POLICE are planning to arrest a number of Twitter users who are alleged to have named the 19-year-old rape victim of Sheffield United footballer Ched Evans.
Officers have launched an investigation after the girl was first identified on the social networking site just hours after the striker was found guilty of the attack. The victim’s name was circulated so widely that it is understood to have been one of the top “trending”, or most used words, on the site over the weekend.
Yesterday, a spokesman for North Wales police confirmed arrests would be made in connection with her identity being revealed. The force also said it was looking into a report by Sky News as part of the same investigation. The broadcaster inadvertently displayed a Twitter feed that named the victim during its coverage of the reaction to Evans's five year sentence.
Assistant Chief Constable Gareth Pritchard said: "North Wales police will seek to ensure that the legal anonymity of victims in rape cases under the Sexual Offences (Amendment) Act 1992, is protected and those who commit offences in this regard will be brought before the criminal justice system.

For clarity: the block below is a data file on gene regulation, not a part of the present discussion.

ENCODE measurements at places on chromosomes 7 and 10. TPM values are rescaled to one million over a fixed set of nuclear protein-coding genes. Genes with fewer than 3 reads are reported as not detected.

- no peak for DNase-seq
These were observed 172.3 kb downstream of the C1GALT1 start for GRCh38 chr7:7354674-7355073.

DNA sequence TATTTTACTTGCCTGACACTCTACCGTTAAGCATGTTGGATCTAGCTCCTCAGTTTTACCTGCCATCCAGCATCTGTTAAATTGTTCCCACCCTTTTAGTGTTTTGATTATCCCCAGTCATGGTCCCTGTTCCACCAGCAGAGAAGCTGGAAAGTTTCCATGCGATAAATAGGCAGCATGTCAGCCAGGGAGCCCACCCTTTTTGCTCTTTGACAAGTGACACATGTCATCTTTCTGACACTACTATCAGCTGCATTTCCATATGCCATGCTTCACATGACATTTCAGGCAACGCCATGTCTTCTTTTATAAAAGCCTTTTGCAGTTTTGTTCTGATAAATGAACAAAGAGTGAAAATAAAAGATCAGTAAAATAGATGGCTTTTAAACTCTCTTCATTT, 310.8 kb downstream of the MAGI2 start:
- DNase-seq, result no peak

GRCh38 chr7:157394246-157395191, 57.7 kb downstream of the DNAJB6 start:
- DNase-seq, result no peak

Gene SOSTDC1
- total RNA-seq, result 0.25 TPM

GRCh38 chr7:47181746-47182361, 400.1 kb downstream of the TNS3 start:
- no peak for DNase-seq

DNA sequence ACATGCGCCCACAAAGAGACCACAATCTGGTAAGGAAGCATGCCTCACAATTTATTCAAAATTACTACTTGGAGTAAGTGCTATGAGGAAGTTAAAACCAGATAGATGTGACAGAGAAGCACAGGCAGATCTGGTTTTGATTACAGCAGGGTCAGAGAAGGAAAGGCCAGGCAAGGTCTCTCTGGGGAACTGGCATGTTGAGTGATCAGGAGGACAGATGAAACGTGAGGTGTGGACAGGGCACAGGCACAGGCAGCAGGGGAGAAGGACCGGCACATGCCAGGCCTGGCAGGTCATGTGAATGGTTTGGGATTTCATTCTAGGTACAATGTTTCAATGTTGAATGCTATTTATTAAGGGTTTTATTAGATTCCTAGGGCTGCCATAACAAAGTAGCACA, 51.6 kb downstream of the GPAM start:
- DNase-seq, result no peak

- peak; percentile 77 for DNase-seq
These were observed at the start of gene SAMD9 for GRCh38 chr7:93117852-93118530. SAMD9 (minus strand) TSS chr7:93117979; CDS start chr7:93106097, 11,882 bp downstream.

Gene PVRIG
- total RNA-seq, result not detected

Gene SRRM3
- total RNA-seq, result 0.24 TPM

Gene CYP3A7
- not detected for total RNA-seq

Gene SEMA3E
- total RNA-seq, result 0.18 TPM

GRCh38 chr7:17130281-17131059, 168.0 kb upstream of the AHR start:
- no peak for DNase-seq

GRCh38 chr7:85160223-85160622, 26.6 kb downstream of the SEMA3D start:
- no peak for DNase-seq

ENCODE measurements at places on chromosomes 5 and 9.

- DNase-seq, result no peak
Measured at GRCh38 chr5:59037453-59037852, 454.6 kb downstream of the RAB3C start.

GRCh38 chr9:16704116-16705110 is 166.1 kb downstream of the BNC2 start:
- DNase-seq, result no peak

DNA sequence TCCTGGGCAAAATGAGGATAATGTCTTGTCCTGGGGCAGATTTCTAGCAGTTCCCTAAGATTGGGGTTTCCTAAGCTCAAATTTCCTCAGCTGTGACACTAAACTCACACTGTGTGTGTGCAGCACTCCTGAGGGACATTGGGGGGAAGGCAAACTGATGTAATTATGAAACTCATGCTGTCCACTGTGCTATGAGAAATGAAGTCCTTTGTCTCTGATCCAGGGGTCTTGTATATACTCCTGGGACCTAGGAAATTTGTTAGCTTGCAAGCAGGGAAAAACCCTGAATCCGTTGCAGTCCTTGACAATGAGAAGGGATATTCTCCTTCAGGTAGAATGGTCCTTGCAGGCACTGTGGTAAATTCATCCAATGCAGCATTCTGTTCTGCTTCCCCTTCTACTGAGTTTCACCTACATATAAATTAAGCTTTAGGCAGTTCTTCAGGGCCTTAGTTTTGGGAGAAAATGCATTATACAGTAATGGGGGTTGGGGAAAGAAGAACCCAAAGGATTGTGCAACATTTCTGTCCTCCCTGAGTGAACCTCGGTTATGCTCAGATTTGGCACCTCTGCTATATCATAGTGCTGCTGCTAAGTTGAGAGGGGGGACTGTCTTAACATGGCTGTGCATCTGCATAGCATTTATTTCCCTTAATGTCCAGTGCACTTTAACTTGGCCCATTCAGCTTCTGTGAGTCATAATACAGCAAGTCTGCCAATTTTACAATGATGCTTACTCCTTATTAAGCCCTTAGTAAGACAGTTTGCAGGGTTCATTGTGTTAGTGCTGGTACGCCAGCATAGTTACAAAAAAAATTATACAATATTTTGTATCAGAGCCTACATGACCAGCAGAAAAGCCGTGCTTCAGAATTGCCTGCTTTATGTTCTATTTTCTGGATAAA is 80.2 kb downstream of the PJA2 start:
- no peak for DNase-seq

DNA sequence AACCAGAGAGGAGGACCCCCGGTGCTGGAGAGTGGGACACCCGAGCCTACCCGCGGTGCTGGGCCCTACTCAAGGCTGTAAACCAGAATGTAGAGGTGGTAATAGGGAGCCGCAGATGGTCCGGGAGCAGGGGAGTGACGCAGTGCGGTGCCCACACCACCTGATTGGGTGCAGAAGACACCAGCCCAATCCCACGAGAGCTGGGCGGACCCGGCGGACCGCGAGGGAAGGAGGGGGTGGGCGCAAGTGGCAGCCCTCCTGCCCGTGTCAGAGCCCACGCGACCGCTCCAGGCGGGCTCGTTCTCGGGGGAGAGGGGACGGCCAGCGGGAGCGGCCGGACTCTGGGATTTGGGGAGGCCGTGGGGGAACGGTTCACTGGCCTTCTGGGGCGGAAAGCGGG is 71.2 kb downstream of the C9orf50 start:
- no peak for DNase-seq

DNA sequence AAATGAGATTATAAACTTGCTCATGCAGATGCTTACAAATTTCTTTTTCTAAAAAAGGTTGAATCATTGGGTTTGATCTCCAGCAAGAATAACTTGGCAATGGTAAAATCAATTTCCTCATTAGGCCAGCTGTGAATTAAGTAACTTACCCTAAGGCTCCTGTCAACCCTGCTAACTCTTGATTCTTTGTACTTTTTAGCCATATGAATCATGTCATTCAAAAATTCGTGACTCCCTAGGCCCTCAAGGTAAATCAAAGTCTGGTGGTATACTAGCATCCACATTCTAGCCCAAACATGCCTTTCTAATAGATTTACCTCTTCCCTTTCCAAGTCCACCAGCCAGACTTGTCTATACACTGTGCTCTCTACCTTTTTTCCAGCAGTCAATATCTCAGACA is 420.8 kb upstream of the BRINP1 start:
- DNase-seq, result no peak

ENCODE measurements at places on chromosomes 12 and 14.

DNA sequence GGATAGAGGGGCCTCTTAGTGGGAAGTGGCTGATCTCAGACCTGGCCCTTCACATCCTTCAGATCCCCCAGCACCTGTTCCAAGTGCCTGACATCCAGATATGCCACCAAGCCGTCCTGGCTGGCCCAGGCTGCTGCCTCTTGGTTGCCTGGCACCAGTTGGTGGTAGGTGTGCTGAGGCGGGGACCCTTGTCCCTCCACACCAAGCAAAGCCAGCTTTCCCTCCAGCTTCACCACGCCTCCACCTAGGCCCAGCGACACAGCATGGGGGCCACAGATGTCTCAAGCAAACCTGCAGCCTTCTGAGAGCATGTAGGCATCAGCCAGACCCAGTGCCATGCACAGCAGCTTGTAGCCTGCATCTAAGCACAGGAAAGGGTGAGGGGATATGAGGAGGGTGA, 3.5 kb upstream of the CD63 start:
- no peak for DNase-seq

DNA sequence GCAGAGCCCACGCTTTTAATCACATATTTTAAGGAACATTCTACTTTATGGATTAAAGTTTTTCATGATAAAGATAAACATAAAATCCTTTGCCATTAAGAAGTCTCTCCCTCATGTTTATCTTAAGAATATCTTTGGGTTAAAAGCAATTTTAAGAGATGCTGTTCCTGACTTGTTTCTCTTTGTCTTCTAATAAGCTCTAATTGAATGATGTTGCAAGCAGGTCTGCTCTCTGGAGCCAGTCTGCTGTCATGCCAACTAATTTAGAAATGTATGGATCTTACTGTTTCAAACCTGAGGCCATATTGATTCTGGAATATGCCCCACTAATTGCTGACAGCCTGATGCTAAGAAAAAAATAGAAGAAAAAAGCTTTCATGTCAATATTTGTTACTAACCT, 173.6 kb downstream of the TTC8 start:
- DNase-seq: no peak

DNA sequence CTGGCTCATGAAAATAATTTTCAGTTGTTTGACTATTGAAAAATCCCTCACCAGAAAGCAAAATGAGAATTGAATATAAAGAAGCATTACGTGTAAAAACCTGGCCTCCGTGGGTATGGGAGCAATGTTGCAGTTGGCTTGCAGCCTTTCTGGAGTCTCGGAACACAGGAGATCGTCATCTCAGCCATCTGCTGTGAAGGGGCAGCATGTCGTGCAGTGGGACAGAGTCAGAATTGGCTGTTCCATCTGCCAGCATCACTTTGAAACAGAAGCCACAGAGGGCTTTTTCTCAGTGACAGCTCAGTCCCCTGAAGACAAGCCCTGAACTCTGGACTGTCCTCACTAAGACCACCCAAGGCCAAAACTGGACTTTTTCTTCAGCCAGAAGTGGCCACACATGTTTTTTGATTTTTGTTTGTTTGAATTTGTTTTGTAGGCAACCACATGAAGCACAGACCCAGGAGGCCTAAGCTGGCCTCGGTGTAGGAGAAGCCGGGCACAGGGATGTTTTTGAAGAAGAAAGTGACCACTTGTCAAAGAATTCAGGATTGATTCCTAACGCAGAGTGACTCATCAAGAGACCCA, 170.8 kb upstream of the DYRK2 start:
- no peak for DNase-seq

“We wish to reassure victims of serious sexual offences of our continuing determination to support them.”
Evans was jailed at Caernarfon Crown Court last Friday after being found guilty of raping the woman who was "too drunk to consent". He admitted having sex with the victim at a hotel in north Wales last May.
His co-accused, Port Vale defender Clayton McDonald, 23, who also admitted having sex with the victim, was found not guilty of the same charge.
Sky yesterday issued an apology after briefly flashing up on screen the victim’s name during its report on Twitter users taking to the site to reveal her identity.
A spokeswoman said: "In our coverage last night we very briefly revealed the victim's name despite heavy redaction, and if watching in real-time viewers would not have noticed.
"We would, however, like to apologise to the victim and her family for any distress caused."
An Ofcom spokesman said that the regulator was not currently investigating to see if Sky's error breached the broadcasting code.
A spokesman for the media regulator said: "Broadcasters must comply with our rules to protect the privacy of people who appear in their programmes.
"However, identifying victims of sexual assault is a criminal offence and as such is primarily an issue for the police."
Victims of sexual assault are guaranteed the legal right to lifetime anonymity and publishing their name is a criminal offence, with fines up to £5,000.